Tuesday, December 25, 2012
Capsule Film Reviews: American Flyers
The one thing that has remained in my memory about Breaking Away has to do with expectations. Many people I knew didn't expect the film to be very good. Bloomington, after all, was a town with more than ample opportunities for film viewing, particularly foreign cinema film viewing, and we were jaded about Hollywood. Even the reviewer for the student newspaper, the IDS, the Indiana Daily Student, had negative things to say about the film when it premiered at the Indiana University Auditorium in the centre of the older part of the campus. Things changed, however, when positive after positive reviews of the film came in from critics like Janet Maslin at the New York Times and Roger Ebert at the Chicago Sun-Times and the film was nominated for and won the Golden Globe for best film comedy or musical and writer Steve Tesich was nominated for and won an academy award for original screenplay.
When I saw the film for the first time I was surprised by just how good Breaking Away, this wonderful coming of age film about four young men (Dennis Christopher, Dennis Quad, Jackie Earle Haley, Daniel Stern) just out of high school and floundering around for what to do with their lives, was. I liked that it was not your typical Hollywood film and that it was more like the slice of life foreign films that I adored at the time. It seemed real to me. And, of course, I enjoyed seeing places on campus and in and around my beloved beautiful Bloomington that I knew and loved. I also enjoyed the town versus gown, cutters versus college student, tension theme that structured the film, tensions which ended in our cutters taking on and defeating the gownies at the annual Little 500 bike race at the end of the school year, even though, in my experience, those tensions were exaggerated in the film.
Recently I watched another Tesich film in which bikes and a bike race again play an important role, American Flyers (Warner Brothers, John Badham, 1985). Though on the surface American Flyers is a film about bikes, American Flyers, like Tesich's earlier Breaking Away, is less about bikes and bike racing than about family, family tensions, brotherly love, literal and metaphorical, and friendship. In American Flyers Kevin Kostner and David Marshall Grant play brothers Marcus and David Sommers who are on a quest to compete in and win the Hell of the West bike race in Colorado. I don't want to say much more about American Flyers and spoil the films wonderful misdirection and emotional power except to say that the bike riding sequences are great and that it was filmed, in part, in the great city of Madison, Wisconsin. There is one downside to the film, the 1980s corporate rock that serves as the soundtrack for the American Flyers. That said, I give this wonderful slice of life film between three and three and a half stars out of four.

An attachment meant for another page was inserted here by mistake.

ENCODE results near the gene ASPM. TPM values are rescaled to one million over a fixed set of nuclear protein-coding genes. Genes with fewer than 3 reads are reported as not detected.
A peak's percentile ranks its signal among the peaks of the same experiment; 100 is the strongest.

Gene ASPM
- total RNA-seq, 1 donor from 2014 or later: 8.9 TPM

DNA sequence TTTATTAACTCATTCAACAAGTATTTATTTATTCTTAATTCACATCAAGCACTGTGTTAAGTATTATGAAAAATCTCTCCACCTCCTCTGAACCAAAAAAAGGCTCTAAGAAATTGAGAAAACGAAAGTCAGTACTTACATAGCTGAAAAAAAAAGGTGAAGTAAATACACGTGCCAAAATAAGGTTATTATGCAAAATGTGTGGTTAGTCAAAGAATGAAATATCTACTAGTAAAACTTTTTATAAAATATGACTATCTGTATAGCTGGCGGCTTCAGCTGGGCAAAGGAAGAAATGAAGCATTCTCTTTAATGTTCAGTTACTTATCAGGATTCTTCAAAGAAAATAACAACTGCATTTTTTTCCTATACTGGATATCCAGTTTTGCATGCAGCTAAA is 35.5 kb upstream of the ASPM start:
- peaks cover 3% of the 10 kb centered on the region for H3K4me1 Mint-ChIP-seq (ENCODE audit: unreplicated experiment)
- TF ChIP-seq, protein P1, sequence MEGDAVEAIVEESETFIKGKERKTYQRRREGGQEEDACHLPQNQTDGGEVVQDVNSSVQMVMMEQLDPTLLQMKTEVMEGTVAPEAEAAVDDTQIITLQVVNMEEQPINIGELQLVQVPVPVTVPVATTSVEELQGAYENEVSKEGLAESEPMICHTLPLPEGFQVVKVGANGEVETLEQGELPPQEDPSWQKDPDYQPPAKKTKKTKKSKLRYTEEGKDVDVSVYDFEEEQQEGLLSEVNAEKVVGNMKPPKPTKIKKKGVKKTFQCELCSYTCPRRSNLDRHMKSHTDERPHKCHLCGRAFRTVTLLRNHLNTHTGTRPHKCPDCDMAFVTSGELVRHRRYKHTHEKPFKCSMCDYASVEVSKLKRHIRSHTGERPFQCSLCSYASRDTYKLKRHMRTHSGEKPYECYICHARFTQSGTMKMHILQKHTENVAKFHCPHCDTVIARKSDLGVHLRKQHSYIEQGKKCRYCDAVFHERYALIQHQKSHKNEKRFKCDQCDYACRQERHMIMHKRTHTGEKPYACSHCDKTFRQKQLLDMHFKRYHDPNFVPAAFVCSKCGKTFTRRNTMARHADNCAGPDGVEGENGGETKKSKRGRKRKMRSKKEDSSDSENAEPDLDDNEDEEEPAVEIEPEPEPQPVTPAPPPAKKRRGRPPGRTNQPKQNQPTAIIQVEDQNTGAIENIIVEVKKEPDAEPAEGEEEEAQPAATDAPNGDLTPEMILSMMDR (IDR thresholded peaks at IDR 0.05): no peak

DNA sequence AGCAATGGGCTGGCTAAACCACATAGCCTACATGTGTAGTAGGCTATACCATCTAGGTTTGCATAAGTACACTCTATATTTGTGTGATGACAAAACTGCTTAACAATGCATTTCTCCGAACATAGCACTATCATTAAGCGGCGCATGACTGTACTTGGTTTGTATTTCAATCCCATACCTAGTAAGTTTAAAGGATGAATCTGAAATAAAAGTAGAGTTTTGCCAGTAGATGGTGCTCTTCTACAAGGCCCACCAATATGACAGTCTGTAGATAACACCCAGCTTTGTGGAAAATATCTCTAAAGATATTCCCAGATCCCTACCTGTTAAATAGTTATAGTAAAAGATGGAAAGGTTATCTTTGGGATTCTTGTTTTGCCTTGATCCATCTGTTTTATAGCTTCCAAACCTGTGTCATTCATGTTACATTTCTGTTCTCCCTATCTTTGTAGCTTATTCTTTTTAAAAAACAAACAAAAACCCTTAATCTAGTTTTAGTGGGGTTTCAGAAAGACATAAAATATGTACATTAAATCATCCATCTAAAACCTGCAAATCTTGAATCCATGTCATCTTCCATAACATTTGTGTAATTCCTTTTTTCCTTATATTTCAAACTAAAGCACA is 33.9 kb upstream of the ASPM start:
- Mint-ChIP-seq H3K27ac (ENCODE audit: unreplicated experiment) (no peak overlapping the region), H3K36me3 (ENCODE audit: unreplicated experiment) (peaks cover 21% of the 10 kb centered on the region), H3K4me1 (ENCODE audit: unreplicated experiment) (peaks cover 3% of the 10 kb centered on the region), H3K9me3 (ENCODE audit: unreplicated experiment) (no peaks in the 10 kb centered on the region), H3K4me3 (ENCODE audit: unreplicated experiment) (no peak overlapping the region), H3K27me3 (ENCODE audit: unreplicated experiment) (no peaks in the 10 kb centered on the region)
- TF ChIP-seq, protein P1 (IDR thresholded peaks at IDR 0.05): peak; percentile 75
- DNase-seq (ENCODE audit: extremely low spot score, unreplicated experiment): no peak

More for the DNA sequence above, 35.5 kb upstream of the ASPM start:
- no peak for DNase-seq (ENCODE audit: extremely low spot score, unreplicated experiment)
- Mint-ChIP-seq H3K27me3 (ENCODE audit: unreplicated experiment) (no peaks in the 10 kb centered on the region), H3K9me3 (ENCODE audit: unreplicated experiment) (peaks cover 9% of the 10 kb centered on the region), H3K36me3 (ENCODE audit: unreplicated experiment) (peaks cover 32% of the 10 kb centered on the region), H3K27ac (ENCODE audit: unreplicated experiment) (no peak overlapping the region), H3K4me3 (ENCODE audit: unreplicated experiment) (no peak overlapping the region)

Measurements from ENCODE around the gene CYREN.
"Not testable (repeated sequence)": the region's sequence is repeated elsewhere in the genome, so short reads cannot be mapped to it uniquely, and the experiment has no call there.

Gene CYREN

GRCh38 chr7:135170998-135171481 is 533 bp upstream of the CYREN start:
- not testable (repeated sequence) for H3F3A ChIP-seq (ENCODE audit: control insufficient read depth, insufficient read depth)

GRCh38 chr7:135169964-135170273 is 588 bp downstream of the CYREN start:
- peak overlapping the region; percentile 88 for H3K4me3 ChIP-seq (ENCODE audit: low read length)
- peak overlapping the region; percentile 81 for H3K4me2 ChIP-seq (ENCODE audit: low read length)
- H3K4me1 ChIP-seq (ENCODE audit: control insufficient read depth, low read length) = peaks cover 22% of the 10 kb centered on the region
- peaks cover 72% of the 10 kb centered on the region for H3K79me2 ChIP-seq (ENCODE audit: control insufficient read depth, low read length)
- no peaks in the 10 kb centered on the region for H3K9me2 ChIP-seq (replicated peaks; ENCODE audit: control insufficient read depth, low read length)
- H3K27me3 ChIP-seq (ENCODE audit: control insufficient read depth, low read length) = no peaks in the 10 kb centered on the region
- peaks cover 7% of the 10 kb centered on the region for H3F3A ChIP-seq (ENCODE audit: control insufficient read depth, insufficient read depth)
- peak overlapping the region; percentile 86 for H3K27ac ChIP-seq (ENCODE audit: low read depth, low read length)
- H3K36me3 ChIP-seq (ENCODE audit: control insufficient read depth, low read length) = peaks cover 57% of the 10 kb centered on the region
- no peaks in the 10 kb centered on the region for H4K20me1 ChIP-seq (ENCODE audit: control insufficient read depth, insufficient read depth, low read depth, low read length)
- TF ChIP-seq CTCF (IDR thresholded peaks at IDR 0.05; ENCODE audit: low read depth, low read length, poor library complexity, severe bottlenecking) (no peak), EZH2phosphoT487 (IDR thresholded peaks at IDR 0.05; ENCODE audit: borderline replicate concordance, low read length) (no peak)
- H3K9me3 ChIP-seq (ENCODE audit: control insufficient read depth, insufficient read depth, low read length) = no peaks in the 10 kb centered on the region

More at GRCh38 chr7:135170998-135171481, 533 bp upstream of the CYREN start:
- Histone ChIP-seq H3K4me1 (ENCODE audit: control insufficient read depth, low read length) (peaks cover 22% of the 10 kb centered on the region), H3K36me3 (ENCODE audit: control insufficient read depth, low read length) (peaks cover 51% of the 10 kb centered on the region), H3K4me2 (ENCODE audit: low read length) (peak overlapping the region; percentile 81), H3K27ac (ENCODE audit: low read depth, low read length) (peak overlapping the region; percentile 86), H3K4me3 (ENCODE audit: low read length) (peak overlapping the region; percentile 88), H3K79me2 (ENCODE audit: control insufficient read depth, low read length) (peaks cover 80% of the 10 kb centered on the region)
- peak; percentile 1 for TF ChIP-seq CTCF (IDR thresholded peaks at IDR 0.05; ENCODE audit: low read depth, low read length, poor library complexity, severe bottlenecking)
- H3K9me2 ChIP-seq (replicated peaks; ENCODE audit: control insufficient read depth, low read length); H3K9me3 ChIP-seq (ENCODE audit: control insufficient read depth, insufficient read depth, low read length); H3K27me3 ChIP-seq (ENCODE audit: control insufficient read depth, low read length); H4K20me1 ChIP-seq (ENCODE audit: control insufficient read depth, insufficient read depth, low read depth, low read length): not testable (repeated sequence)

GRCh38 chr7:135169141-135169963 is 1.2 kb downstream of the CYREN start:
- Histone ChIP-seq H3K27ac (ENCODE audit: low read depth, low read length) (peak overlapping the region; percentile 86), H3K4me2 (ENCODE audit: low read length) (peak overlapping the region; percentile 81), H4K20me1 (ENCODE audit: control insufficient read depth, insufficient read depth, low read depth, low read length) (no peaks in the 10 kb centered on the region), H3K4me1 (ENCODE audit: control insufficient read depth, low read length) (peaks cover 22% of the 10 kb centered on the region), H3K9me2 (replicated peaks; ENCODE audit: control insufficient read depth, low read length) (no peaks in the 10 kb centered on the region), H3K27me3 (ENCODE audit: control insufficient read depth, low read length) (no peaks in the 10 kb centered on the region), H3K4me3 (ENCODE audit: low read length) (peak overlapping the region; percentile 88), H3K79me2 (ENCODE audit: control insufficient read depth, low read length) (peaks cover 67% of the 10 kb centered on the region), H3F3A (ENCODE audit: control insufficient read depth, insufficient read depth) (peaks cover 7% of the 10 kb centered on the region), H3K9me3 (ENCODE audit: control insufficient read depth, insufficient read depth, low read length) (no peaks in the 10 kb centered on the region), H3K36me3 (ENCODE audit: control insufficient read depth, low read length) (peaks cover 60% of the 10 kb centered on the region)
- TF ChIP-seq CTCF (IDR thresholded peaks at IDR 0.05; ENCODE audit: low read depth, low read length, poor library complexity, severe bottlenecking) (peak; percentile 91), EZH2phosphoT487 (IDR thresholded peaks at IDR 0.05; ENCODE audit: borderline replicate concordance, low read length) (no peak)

Tesich, by the way, is unaccountably absent from Richard Corliss's and David Kipen's screenwriter as auteur polemics, Talking Pictures: Screenwriters in American Cinema and The Schreiber Theory: A Radical Rewrite of Film History. One can certainly make a compelling argument that both Breaking Away and American Flyers are Tesich films. One can also compellingly hypothesise that the European quality of Breaking Away is as much if not more due to Peter Yates, an English director who cut his teeth in the British new wave realist cinema of the late 1950s and early 1960s, than Tesich. On the other hand Tesich was born in Jugoslavija, took degrees in Russian at Indiana University and Columbia University, and was likely familiar with foreign cinema particularly the various new waves and their attempts to bring greater realism to the screen. Tesich's European background may also explain his obsession with bicycle racing. Or did Tesich become obsessed with bike racing when he was at IU and was a teammate of Dave Blase who rode 139 of the 200 laps, including the last lap, of the Little 500 for the Phi Kappa Psi team and won? Blase was the model for Dave Stoller (Christopher) in Breaking Away. All of this makes further research necessary if we are to truly understand the question of authorship in Breaking Away.